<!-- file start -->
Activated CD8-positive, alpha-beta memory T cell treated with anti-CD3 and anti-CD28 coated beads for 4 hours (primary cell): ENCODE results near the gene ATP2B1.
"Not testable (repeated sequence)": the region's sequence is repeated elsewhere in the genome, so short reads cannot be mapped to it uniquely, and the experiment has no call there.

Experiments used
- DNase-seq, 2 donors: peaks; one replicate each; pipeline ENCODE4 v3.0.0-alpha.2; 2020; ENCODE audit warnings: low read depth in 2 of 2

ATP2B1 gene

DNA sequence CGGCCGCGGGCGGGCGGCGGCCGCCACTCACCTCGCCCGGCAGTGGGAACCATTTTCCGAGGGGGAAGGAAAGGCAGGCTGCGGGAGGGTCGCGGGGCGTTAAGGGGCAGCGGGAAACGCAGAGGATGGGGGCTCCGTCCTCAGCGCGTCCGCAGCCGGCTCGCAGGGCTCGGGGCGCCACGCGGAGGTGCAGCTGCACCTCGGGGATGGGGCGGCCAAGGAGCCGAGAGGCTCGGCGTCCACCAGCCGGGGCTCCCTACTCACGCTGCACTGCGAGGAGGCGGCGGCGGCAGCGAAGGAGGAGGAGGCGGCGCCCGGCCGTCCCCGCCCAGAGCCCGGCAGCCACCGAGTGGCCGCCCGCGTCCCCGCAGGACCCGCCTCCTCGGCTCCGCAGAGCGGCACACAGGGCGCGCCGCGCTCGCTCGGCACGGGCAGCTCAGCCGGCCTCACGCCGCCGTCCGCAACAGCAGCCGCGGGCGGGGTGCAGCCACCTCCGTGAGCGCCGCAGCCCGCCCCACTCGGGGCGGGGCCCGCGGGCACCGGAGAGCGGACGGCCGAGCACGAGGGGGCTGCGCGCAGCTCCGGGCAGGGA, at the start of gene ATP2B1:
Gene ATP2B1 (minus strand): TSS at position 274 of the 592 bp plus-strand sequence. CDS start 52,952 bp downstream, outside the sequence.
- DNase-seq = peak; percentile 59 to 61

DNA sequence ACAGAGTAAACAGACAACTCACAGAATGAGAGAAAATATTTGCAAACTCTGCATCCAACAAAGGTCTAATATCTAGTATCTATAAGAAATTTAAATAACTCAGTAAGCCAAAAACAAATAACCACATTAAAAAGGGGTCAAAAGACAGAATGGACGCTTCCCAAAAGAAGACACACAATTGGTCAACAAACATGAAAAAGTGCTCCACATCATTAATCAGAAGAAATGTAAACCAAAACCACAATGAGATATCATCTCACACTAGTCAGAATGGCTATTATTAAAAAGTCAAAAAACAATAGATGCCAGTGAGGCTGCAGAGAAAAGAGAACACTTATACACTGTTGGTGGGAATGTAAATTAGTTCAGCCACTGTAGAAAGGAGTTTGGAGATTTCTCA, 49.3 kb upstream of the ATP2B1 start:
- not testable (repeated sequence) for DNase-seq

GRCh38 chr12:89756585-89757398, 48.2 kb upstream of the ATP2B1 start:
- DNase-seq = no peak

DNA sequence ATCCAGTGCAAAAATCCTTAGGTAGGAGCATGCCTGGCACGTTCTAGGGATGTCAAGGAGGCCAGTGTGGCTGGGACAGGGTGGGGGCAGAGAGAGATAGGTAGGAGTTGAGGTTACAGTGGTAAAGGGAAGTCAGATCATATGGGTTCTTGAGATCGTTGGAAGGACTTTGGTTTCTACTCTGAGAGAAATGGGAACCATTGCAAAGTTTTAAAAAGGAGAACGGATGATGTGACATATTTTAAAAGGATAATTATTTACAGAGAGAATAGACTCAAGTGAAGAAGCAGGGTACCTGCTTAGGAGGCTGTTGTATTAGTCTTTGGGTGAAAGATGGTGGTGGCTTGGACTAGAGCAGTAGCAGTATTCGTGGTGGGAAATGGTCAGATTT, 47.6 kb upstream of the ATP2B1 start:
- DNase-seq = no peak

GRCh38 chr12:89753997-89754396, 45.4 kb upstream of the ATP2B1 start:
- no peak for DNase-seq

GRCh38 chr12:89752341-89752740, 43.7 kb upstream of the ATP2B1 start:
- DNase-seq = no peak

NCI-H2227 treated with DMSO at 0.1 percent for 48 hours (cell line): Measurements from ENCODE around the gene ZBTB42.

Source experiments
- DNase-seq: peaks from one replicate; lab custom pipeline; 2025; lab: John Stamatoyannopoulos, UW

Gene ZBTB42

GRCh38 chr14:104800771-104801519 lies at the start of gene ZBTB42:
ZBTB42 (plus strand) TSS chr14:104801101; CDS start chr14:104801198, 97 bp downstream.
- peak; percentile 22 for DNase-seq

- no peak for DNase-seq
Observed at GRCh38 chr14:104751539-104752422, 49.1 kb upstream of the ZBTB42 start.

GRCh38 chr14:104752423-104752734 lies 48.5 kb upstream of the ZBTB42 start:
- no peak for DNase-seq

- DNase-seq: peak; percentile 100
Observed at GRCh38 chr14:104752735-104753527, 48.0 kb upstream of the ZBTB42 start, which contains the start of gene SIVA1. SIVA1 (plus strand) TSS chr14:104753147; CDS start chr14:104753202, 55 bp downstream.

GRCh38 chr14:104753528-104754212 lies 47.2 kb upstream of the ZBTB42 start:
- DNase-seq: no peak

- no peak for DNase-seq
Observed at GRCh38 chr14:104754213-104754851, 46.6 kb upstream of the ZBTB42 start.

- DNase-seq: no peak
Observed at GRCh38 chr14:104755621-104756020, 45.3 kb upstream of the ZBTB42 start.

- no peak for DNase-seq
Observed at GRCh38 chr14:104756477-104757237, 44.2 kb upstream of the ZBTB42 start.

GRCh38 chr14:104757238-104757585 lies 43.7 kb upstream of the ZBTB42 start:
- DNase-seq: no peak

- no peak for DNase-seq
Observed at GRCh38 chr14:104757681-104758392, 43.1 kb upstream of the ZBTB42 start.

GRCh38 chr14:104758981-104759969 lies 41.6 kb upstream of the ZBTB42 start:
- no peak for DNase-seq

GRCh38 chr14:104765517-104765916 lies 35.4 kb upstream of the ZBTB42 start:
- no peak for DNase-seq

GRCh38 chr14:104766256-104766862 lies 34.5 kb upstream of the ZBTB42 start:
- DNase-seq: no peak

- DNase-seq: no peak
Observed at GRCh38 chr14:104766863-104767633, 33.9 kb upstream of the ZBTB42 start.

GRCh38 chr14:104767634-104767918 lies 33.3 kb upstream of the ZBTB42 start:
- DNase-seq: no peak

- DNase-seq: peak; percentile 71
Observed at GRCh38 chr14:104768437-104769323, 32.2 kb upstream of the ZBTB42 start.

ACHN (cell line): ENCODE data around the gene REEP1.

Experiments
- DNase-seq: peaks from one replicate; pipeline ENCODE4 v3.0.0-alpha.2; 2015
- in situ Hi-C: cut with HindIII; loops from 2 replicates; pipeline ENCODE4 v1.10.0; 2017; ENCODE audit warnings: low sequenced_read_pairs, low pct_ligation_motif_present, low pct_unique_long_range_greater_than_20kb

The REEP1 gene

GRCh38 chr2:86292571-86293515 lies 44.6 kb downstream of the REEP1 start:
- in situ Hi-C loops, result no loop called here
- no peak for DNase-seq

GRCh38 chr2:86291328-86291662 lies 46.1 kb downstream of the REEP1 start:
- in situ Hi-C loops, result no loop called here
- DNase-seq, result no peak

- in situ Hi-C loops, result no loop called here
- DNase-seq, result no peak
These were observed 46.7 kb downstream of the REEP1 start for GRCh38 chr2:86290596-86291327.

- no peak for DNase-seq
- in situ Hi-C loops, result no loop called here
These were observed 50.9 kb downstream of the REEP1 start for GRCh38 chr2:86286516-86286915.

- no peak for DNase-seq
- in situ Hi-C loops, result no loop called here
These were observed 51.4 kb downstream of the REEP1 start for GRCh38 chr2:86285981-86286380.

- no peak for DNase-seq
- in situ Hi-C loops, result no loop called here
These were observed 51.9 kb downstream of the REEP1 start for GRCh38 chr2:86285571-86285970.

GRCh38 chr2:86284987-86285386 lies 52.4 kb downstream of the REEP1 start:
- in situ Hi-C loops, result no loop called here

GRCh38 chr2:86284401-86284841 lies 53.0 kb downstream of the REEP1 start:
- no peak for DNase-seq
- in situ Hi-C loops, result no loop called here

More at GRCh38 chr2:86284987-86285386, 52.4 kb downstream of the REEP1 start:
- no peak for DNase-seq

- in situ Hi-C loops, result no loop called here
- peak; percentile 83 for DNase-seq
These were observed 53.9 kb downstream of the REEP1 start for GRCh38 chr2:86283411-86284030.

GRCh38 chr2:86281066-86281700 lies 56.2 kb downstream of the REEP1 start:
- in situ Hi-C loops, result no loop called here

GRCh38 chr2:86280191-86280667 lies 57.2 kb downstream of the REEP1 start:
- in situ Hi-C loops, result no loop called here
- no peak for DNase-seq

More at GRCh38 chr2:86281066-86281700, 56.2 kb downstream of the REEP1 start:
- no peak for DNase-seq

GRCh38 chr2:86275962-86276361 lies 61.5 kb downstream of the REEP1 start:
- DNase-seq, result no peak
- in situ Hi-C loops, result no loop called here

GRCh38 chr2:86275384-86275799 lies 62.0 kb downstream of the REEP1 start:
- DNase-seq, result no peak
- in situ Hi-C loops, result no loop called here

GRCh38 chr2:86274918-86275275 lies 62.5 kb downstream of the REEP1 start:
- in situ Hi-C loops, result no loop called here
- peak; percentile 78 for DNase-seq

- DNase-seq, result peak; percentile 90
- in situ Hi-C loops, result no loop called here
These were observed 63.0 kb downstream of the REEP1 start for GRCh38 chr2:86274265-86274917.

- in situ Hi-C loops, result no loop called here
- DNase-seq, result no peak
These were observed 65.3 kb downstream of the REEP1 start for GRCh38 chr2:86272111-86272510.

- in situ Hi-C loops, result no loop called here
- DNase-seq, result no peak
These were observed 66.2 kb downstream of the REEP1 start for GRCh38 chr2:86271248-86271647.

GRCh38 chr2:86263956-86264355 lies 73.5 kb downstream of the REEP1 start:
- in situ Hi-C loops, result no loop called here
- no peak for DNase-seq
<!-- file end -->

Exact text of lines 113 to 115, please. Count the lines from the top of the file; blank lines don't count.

These were observed 66.2 kb downstream of the REEP1 start for GRCh38 chr2:86271248-86271647.

GRCh38 chr2:86263956-86264355 lies 73.5 kb downstream of the REEP1 start:
- in situ Hi-C loops, result no loop called here